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The Irony of Mothers Day for The Saturday Mothers

During their 633rd meeting, which took place in Istanbul’s Galatasaray Square this weekend, the Saturday Mothers welcomed people that had come to Galatasaray in honor of Mother’s Day. However, theirs was not a joyous celebration of mothers; rather, it was a somber mourning for the sons and daughters that have been forcibly disappeared by Turkish security forces since 1980.

For over two decades, the Saturday Mothers have held a sit-in protest in Galatasaray Square on Istiklal Street at noon every Saturday in order both to demand information on the fates of their sons, daughters, sisters, and brothers that were disappeared by Turkish security forces, and to advocate for reforming the country’s judiciary and security institutions which have allowed these disappearances to occur with legal impunity. They remember their loved ones that were disappeared after the 1980 Latin American-style military coup, in which the military shut down and crippled Turkish civil society, and following the 1994 resurgence in clashes between the military and the Kurds. In 2015, there were around 450 confirmed cases of forced disappearances, though human rights groups’ estimates numbered up to 2,000. After the July 15 coup attempt of last year and the ensuing government crackdown, the numbers are increasing.

The Saturday Mothers began holding sit-ins on May 27, 1995, inspired by the Argentine Mothers of the Plaza de Mayo. They received support from the Istanbul Human Rights Organization from the outset, but also insisted on remaining non-partisan. For this reason, they came under pressure from both sides. The police insisted that their lost ones had joined illegal organizations and disappeared of their own volition, and they began arresting and intimidating the protestors. On the other hand, activist groups wanted the Saturday Mothers to support their causes, and accused the group of being bourgeois and aloof. Due to arrests, violence, and fear, by 1999 their numbers dwindled so low that the sit-ins were discontinued. But in 2009, they began again.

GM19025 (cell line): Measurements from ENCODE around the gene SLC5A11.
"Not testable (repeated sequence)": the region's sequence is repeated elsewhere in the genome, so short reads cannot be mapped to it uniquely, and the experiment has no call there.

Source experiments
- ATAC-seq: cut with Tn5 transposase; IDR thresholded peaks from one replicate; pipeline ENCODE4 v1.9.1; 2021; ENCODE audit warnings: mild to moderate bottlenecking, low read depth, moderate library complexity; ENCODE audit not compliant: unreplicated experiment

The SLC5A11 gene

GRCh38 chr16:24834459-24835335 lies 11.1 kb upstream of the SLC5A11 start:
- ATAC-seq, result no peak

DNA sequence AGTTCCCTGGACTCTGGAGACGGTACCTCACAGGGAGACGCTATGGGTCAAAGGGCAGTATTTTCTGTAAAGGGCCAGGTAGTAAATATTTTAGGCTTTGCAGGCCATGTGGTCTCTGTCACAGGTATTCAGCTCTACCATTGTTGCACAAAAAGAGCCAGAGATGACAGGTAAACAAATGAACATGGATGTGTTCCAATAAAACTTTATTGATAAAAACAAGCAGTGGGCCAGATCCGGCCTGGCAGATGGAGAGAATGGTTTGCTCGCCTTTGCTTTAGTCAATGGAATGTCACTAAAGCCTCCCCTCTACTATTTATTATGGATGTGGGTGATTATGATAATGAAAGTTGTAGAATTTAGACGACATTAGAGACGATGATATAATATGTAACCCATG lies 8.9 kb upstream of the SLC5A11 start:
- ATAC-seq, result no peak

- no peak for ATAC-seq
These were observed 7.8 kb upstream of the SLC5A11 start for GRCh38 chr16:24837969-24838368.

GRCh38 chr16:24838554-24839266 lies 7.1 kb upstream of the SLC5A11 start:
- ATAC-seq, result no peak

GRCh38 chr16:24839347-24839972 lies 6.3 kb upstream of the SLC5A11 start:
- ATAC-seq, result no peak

Each week, the Saturday Mothers submit a press release that recounts the story of one of the disappeared persons. This week, they honored Halil Alpsoy and his cousin Kasim, who were detained in police raids in 1994 on May 12 and 18 in Istanbul and Adana, a city in the south. Despite Halil’s wife and child having witnessed the raid, the police deny having taken him into custody, but no one has heard from either cousin since. The Saturday Mothers invited protestors this week to join them in Galatasaray Square with a red carnation “in order to strengthen the voice of the Alpsoy Family against lawlessness and denial.

At the sit-in, Ikbal Eren, sister of Hayrettin Eren, who was lost in Istanbul in 1980, illustrated the irony of Mother’s Day for the Saturday Mothers: “Tomorrow is Mother’s Day. Government officials will appear and say, ‘Mothers’ hands and the ground underneath their feet should be kissed, as heaven lies at these mothers’ feet.’ The mothers here do not want the ground at their feet to be kissed. Rather, the mothers here want you to see the hell in which they live. Heaven is not under their feet, but hell is here in Galatasaray. For years, for 633 weeks, you have overlooked these mothers’ hell. In this hell, mothers are searching for rights and justice for their children, and meanwhile you try to kiss the ground at their feet. First you must hear them.”

By Oya Aktas

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